702 The Relative Caregiver Program shall offer financial assistance
703 to caregivers who would be unable to serve in that capacity
704 without the caregiver payment because of financial burden, thus
705 exposing the child to the trauma of placement in a shelter or in
706 foster care.
707 Section 10. Subsections (1), (2), (6), and (7) of section
708 39.521, Florida Statutes, are amended to read:
709 39.521 Disposition hearings; powers of disposition.—
710 (1) A disposition hearing shall be conducted by the court,
711 if the court finds that the facts alleged in the petition for
712 dependency were proven in the adjudicatory hearing, or if the
713 parents or legal custodians have consented to the finding of
714 dependency or admitted the allegations in the petition, have
715 failed to appear for the arraignment hearing after proper
716 notice, or have not been located despite a diligent search
717 having been conducted.
718 (a) A written case plan and a family functioning assessment
719 predisposition study prepared by an authorized agent of the
720 department must be approved by filed with the court. The
721 department must file the case plan and the family functioning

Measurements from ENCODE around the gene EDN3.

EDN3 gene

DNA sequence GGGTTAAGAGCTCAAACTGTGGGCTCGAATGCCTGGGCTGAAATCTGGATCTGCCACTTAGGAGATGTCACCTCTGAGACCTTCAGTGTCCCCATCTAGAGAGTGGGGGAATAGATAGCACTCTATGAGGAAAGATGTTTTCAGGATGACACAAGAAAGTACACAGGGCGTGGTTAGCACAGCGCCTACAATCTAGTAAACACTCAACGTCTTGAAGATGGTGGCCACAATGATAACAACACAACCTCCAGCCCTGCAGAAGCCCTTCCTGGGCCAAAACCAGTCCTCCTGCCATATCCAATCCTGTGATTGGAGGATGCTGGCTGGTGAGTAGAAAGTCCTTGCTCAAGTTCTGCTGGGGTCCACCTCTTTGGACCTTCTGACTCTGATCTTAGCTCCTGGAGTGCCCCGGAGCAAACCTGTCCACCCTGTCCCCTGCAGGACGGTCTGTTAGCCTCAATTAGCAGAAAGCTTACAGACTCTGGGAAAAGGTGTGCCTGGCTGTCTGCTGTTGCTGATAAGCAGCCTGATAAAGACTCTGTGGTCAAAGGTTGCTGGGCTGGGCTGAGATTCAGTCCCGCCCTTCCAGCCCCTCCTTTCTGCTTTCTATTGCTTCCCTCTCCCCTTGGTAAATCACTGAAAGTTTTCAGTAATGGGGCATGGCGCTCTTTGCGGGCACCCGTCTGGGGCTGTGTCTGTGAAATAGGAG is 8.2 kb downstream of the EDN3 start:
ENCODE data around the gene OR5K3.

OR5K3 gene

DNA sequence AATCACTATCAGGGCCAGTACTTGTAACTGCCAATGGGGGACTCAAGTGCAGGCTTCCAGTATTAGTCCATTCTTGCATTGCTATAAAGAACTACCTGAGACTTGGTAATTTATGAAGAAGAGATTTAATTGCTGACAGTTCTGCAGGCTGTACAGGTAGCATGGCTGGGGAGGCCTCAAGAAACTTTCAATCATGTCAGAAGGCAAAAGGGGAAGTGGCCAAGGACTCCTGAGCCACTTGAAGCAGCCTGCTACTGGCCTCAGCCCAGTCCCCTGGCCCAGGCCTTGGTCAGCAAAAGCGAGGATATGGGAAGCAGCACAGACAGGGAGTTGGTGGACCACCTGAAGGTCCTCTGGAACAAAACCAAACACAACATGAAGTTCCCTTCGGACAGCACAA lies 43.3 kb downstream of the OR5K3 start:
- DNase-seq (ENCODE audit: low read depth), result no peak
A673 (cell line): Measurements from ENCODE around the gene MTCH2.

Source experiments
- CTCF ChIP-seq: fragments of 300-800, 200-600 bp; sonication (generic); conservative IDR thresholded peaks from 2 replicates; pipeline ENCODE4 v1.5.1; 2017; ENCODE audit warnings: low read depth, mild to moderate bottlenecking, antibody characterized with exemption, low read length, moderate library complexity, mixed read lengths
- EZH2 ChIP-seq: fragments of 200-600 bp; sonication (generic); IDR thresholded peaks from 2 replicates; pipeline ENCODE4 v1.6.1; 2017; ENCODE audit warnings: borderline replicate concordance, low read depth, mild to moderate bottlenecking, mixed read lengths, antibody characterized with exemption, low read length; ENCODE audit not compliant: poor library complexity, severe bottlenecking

722 assessment with the court, serve a copy of the case plan on ,
723 served upon the parents of the child, and provide a copy of the
724 case plan provided to the representative of the guardian ad
725 litem program, if the program has been appointed, and provide a
726 copy provided to all other parties:
727 1. Not less than 72 hours before the disposition hearing,
728 if the disposition hearing occurs on or after the 60th day after
729 the child was placed in out-of-home care. All such case plans
730 must be approved by the court.
731 2. Not less than 72 hours before the case plan acceptance
732 hearing, if the disposition hearing occurs before the 60th day
733 after the date the child was placed in out-of-home care and a
734 case plan has not been submitted pursuant to this paragraph, or
735 if the court does not approve the case plan at the disposition
736 hearing. , The case plan acceptance hearing must occur the court
737 must set a hearing within 30 days after the disposition hearing
738 to review and approve the case plan.
739 (b) The court may grant an exception to the requirement for
740 a family functioning assessment predisposition study by separate
741 order or within the judge’s order of disposition upon finding
742 that all the family and child information required by subsection
743 (2) is available in other documents filed with the court.
744 (c) (b) When any child is adjudicated by a court to be
745 dependent, the court having jurisdiction of the child has the
746 power by order to:
747 1. Require the parent and, when appropriate, the legal
748 custodian and the child to participate in treatment and services
749 identified as necessary. The court may require the person who